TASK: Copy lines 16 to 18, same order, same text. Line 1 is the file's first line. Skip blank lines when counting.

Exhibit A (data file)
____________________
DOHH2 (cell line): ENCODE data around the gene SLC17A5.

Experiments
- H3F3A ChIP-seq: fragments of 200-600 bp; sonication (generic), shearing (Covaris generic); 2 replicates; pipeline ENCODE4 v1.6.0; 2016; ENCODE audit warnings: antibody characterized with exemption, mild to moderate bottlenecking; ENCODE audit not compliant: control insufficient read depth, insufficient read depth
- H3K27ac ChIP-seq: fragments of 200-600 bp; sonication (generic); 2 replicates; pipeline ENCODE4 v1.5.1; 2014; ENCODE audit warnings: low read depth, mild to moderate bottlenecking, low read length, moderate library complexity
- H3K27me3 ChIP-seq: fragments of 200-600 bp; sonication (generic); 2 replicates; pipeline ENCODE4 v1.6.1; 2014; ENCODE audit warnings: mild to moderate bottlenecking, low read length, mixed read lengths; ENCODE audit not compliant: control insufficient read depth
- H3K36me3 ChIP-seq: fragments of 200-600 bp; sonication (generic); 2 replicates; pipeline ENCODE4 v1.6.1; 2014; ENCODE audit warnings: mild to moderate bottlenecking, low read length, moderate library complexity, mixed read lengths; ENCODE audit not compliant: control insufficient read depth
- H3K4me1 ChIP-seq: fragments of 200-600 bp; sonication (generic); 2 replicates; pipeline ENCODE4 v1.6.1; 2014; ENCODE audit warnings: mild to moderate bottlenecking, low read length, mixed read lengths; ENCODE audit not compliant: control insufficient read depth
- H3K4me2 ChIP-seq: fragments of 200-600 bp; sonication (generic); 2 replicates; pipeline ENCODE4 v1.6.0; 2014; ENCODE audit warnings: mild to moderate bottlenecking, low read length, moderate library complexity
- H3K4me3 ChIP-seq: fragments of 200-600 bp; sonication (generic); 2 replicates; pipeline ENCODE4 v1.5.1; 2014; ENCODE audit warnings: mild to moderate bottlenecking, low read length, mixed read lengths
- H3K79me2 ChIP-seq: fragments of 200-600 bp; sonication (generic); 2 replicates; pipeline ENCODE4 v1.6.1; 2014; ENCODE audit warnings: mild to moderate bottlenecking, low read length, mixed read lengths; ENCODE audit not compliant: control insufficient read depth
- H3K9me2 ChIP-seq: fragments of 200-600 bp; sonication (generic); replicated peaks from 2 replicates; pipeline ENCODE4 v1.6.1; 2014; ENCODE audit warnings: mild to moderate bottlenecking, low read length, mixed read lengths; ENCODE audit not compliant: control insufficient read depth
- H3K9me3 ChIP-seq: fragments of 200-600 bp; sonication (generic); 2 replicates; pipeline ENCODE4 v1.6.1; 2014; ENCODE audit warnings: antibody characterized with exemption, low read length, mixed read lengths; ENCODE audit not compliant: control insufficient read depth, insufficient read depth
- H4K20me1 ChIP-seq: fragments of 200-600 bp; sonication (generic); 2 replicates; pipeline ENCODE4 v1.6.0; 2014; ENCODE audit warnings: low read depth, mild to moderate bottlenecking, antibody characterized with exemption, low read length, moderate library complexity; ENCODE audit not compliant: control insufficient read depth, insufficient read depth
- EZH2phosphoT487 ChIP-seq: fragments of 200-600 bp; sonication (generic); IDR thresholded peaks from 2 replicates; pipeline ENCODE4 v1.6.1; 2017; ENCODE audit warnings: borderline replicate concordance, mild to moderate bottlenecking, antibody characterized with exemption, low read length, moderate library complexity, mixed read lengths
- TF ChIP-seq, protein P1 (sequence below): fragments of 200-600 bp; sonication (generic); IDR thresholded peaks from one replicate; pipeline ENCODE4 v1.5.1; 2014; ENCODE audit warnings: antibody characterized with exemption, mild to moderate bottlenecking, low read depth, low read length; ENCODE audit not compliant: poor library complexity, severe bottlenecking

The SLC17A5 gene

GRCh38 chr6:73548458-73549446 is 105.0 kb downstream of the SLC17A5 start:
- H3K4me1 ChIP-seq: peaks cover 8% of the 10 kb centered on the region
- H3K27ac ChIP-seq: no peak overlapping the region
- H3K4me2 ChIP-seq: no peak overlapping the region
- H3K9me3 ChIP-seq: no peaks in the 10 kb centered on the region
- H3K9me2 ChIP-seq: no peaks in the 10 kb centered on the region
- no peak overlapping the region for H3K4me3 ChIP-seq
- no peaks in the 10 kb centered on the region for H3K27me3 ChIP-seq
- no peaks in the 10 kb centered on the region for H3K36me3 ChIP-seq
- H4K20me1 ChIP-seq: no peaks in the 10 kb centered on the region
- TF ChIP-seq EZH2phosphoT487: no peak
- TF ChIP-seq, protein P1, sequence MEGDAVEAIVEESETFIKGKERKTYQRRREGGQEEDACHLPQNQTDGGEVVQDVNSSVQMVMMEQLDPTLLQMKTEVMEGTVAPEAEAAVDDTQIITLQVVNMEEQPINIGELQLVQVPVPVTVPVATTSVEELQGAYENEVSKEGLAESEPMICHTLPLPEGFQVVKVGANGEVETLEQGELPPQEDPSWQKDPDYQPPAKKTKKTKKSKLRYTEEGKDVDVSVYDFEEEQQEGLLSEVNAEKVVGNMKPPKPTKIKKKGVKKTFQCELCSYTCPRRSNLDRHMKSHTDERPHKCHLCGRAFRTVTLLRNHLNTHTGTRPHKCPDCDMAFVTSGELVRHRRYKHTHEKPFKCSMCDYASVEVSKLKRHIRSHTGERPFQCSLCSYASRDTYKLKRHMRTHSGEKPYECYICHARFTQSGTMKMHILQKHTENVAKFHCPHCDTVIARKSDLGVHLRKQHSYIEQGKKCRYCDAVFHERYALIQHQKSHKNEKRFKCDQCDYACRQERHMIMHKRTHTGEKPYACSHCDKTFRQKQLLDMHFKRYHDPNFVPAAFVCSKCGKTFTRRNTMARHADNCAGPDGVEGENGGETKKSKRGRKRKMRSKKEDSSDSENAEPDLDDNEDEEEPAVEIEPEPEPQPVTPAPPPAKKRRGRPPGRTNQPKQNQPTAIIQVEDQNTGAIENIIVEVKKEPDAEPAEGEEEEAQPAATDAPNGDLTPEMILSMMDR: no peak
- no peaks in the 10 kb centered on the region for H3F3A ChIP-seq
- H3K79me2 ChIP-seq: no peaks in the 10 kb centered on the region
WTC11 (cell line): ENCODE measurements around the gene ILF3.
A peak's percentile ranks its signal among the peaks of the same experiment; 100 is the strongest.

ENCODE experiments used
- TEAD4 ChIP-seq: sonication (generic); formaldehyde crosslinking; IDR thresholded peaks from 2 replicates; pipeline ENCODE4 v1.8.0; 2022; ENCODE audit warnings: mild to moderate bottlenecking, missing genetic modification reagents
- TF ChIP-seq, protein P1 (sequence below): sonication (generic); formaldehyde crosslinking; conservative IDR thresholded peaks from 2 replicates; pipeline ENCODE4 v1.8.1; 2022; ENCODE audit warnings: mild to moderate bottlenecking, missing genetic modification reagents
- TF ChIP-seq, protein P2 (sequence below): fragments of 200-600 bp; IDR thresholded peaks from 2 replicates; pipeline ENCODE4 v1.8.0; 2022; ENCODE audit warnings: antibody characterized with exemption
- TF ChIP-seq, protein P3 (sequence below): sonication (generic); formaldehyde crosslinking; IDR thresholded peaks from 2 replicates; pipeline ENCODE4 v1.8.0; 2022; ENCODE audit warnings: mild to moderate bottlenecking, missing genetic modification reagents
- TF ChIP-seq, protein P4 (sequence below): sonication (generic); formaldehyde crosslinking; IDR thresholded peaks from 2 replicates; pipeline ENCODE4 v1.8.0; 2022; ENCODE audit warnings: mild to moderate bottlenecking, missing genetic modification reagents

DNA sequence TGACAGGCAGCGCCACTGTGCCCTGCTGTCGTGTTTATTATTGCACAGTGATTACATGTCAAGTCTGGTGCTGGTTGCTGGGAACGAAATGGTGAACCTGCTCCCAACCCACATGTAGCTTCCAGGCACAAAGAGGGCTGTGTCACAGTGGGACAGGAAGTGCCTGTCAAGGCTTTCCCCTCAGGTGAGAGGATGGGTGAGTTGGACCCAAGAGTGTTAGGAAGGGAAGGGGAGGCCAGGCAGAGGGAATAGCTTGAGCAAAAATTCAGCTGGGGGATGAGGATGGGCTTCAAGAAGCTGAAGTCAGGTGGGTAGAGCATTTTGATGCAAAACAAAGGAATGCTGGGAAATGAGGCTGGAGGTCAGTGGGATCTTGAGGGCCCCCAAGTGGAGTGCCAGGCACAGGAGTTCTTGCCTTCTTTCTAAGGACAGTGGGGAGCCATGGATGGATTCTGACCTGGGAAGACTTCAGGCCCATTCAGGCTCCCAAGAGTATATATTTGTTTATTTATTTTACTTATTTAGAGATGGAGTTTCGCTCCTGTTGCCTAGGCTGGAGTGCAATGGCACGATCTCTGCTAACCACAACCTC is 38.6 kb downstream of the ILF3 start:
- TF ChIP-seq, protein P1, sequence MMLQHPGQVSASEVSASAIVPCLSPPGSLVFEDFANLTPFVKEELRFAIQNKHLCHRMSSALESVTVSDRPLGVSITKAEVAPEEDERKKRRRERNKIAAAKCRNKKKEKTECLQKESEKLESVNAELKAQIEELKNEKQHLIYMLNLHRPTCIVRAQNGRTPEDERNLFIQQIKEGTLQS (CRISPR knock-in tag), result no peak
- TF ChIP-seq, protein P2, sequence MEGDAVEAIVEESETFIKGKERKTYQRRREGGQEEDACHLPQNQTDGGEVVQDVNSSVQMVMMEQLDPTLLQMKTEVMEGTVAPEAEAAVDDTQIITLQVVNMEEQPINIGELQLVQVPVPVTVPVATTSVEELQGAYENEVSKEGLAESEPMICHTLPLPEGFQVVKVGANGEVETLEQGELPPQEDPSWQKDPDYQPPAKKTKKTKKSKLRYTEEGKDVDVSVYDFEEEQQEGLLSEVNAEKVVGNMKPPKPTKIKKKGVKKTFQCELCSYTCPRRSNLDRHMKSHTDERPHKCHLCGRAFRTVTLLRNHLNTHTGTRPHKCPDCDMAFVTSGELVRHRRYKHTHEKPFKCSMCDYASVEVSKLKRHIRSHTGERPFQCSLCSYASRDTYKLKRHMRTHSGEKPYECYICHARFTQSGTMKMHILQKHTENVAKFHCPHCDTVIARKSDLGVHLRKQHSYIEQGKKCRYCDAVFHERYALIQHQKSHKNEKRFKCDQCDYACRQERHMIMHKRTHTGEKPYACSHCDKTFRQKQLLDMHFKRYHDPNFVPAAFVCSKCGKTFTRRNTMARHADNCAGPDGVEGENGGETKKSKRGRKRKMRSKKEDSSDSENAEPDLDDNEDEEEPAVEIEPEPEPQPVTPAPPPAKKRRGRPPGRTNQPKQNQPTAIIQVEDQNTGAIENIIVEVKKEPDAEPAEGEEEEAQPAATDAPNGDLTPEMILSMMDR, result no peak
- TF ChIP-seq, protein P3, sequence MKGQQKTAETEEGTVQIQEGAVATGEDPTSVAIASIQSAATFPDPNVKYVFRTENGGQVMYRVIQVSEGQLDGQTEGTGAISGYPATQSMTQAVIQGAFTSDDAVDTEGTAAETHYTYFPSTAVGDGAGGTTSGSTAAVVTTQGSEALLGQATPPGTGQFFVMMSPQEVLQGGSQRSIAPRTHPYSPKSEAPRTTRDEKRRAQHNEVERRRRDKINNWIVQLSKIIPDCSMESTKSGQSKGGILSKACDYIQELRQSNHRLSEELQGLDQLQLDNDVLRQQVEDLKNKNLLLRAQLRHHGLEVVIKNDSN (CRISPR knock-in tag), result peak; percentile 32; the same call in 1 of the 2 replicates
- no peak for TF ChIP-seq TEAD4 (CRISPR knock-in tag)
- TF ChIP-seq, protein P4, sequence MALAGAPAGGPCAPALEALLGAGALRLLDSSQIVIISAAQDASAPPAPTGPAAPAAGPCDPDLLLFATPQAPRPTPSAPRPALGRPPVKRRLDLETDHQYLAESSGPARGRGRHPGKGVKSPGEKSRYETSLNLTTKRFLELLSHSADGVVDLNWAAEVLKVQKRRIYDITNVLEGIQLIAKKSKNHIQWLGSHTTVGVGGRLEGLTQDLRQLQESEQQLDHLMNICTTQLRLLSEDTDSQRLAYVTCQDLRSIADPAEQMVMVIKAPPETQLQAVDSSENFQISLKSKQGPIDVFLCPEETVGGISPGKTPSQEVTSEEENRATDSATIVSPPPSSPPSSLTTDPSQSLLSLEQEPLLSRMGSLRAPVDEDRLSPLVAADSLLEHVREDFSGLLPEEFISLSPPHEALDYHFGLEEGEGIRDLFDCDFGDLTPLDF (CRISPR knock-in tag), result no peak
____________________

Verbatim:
The SLC17A5 gene

GRCh38 chr6:73548458-73549446 is 105.0 kb downstream of the SLC17A5 start:
- H3K4me1 ChIP-seq: peaks cover 8% of the 10 kb centered on the region